Since joining the ABB Formula E World Championship all the way back in season one, the ROKIT Venturi Racing Formula E team has established itself as a force to be reckoned with, both on and off the track. Not only does the team boast a successful record of race wins and podiums, but they’ve also made great strides to promote topics around diversity, inclusion and mental health.
One of the key members of the ROKiT Venturi Racing is Team Manager, Delphine Biscaye. Delphine, who’s originally from France, joined the Formula E team six years ago and has held her role ever since.
“I’m very passionate and committed to my work,” Delphine tells Females in Motorsport. “It’s the competition I like, it’s not the cars, I’m not a big fan of cars, outside of work.
“As a Team Manager, people often ask me ‘what is it that you like most about your job?’ and I would say the human side, but it’s also the most difficult part because you basically live with twenty-five other people for five days and everybody has a different personality and reacts differently to stress and pressure.”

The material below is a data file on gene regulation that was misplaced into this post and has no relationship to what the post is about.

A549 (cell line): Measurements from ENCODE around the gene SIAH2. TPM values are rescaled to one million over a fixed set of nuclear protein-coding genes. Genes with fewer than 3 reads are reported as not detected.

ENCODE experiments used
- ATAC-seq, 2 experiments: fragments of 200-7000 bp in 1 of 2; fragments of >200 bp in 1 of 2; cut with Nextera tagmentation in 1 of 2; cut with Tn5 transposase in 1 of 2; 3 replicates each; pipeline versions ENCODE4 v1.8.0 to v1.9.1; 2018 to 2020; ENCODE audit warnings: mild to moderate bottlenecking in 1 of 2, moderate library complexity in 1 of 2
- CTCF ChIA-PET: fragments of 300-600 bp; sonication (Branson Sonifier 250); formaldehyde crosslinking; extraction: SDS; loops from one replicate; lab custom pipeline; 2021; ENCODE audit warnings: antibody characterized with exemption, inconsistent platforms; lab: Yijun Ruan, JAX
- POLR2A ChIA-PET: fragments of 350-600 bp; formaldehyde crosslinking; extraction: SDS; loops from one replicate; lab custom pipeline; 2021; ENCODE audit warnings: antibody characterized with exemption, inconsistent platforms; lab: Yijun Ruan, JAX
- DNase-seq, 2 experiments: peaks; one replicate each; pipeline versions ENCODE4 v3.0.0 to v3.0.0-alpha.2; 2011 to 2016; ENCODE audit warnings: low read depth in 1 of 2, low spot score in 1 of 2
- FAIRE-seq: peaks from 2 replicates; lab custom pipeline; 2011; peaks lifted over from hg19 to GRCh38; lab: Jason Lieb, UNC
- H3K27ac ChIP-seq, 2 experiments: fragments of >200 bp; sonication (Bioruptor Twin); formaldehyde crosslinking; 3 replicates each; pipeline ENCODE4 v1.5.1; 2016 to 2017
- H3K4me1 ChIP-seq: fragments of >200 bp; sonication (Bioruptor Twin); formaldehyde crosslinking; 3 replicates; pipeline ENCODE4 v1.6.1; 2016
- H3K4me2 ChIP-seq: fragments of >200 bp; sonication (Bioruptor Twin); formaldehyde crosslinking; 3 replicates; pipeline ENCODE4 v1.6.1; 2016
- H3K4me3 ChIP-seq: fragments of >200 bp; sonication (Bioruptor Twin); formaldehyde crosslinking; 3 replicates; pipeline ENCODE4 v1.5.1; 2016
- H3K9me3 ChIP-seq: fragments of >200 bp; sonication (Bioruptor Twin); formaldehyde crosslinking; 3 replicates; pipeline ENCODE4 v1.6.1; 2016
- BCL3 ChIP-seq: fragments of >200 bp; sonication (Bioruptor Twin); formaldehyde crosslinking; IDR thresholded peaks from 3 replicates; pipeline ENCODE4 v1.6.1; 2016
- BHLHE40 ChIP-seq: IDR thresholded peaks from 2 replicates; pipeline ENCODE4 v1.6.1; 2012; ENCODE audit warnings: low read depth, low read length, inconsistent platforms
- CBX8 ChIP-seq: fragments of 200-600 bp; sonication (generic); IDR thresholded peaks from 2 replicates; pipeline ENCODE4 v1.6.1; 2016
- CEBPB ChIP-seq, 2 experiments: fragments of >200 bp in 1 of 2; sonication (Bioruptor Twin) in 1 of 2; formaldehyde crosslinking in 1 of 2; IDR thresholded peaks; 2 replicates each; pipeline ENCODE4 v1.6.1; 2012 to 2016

For Delphine, being a Team Manager is therefore a balancing act between her management duties, which include: managing the relationship between the team and the sport’s governing body, the FIA, reviewing rules and regulations and helping to coordinate freight travel and logistics, and the more human side of her role, which sees her interacting with a variety of stakeholders (from Team Principal, Jérome D'Ambrosio, to the team's engineers and mechanics).
“A big part of my role is making sure that the team is communicating well and to try and minimise frustrations or misunderstandings,” she says. “It’s part of my job to make sure that everyone is respecting each other and interacting well as a team.
“It’s a really interesting aspect but it can also be challenging because you’re tired and you have your own emotions to deal with too.”
Unlike many other roles in the motorsport industry, there’s no ‘how to guide’ on becoming a Team Manager, but similar to others who hold the same title, Delphine has a rich background in engineering that took her all the way to Formula 1 and eventually Formula E. However, this wasn’t always the plan.